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China with grandson

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Jul 8th, 2015, 10:07 AM
  #1
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Join Date: Apr 2007
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China with grandson

We are planning an 11 day tour of Beijing, Xian, Guilin, longji terraces, Shanghai with our 13 year old grandson in March of 2016. I have read posts here discouraging the use of guided tours by Chinese companies. I've also read very good reviews of China Highlights, and in the interest of time, efficiency and providing an educational experience, we are strongly considering signing on with them. Would appreciate feed-back. Thank you.
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Jul 8th, 2015, 05:31 PM
  #2
kja
 
Join Date: Dec 2006
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I found it surprisingly easy to visit China on my own, and I went to a number of places that are (or at least were then) rarely visited by Westerners. With these cities, I can't imagine that you would need a tour.

One thing I would note: It sounds like you are trying to do a LOT in a short amount of time. If you do decide to visit all of these places, I would encourage you to think through your priorities in advance so you can both your time efficiently and so that you can adjust things a bit on the fly if necessary.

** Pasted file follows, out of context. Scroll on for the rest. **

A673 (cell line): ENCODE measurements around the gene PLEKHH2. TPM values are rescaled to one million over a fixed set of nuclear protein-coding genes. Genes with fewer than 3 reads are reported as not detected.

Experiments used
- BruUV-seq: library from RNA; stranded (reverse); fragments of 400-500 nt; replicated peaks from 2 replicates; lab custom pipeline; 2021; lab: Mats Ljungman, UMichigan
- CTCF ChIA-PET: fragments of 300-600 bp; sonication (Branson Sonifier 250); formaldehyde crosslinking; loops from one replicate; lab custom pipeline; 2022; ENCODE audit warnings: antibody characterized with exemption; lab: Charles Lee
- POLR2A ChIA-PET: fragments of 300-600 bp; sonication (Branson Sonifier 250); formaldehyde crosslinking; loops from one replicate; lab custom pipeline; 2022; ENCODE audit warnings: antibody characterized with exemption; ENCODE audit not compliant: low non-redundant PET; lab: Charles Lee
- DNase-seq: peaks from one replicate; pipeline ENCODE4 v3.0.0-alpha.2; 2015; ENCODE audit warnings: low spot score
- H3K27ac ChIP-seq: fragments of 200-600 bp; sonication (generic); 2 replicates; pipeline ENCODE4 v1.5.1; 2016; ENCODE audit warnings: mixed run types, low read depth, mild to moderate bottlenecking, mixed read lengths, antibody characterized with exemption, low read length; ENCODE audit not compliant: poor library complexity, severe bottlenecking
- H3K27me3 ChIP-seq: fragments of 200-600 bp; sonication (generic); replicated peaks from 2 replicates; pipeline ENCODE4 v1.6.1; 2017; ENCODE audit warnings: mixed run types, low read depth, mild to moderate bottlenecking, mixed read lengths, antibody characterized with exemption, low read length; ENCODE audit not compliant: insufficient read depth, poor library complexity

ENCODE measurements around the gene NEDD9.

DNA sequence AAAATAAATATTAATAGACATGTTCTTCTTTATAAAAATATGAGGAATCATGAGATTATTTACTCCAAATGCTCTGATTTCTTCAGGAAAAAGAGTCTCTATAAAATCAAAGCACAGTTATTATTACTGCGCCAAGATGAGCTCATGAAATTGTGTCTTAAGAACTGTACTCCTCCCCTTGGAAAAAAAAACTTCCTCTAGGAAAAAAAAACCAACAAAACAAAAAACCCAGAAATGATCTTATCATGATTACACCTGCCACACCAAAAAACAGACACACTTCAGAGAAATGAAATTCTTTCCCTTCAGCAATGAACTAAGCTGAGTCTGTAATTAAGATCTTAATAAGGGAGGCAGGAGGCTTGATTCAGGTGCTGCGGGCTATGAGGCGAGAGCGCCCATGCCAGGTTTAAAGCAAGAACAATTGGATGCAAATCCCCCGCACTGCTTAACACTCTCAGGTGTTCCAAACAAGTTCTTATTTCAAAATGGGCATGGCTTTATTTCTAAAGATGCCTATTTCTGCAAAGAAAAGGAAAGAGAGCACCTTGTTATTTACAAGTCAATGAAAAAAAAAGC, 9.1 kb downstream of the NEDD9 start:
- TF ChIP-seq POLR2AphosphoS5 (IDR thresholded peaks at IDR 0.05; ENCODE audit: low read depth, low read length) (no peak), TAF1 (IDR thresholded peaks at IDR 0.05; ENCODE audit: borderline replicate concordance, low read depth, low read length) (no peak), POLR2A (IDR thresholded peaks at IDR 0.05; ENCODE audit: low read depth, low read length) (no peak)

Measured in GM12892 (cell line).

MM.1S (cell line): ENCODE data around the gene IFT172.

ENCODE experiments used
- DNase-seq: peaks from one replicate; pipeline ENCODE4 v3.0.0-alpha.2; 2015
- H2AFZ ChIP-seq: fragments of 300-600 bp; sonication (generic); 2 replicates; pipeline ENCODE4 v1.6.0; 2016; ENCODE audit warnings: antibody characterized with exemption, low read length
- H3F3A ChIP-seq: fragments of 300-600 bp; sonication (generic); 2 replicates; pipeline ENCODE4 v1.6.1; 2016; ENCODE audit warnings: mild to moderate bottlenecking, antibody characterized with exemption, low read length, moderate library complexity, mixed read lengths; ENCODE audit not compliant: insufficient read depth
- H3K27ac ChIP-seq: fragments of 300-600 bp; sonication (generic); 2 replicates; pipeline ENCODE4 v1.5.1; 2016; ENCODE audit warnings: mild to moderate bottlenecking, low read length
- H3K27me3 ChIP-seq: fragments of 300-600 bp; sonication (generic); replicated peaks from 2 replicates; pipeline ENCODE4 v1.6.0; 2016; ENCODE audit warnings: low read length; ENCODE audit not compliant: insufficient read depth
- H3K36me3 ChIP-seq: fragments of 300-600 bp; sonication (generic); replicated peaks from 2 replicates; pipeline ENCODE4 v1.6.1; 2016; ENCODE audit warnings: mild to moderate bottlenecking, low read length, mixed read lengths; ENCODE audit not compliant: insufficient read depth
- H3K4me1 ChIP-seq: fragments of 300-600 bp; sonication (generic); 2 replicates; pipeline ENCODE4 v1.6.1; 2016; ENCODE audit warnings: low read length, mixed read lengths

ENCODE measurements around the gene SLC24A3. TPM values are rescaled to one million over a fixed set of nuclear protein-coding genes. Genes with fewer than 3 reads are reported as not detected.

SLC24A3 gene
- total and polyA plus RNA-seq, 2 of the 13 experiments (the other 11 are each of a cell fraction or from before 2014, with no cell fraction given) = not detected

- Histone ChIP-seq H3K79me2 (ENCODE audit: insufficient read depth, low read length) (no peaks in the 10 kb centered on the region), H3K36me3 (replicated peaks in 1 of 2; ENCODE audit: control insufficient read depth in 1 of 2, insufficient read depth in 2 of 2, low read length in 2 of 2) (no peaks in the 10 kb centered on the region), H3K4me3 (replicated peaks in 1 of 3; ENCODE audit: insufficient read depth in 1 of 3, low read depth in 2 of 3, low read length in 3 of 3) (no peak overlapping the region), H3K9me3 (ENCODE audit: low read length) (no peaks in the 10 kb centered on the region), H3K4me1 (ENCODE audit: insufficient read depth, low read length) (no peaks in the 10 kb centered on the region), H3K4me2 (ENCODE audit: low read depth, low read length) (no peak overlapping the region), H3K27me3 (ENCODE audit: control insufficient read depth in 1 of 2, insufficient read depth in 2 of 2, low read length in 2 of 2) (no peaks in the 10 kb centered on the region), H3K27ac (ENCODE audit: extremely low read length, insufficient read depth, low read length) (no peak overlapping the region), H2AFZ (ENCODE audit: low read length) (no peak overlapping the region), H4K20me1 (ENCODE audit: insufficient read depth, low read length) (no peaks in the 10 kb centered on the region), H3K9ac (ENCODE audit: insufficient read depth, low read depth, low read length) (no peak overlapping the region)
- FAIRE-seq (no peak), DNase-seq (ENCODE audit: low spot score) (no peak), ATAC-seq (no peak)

Your grandson is lucky to have this opportunity for a great adventure with you!
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Jul 8th, 2015, 07:32 PM
  #3
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Thanks kja. What is the down side to doing a tour? If I have to hire drivers and guides piecemeal for the transportation and education part, then why not do the whole thing and have it organized, thereby saving time? I realize I could get hotels and drivers cheaper by bargaining and will do that if I can get a good idea of what I can save. I would love the adventure if it were just my husband and me.
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Jul 8th, 2015, 08:15 PM
  #4
kja
 
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"What is the down side to doing a tour?"

It sounds like you've read some of the relevant posts on this forum. Since I took the advice to avoid tours when possible, I'm not necessarily the best person to respond. I can, however, offer the following comments:

- Taking a tour anywhere in the world, even a really good tour, means that you are giving up some degree of independence and flexibility. For example: if you sign up for a tour, you go WHEN they say for AS LONG as they say, whether that works well for you or not, and they control the amount of time you have at any site. THEY control what sites are included on the tour; THEY control whether you stop at shops (NEVER a good option, as I understand it!) or at restaurants (unlikely to be your best option for a good exposure to the wonderful foods that China offers).

- Visiting the places you mention would not necessarily require hiring drivers or even bargaining for anything -- you can easily book your own hotels (for example, check booking.com ) and in the cities you mention, you should be able to reach just about all major sites easily by public transportation. And given your time frame, which will force you to be selective in your sightseeing, you might even give priority to sites that are more easily reached by public transportation than other sites. (You might be able to save by bargaining -- that doesn't mean that you are REQUIRED to bargain!)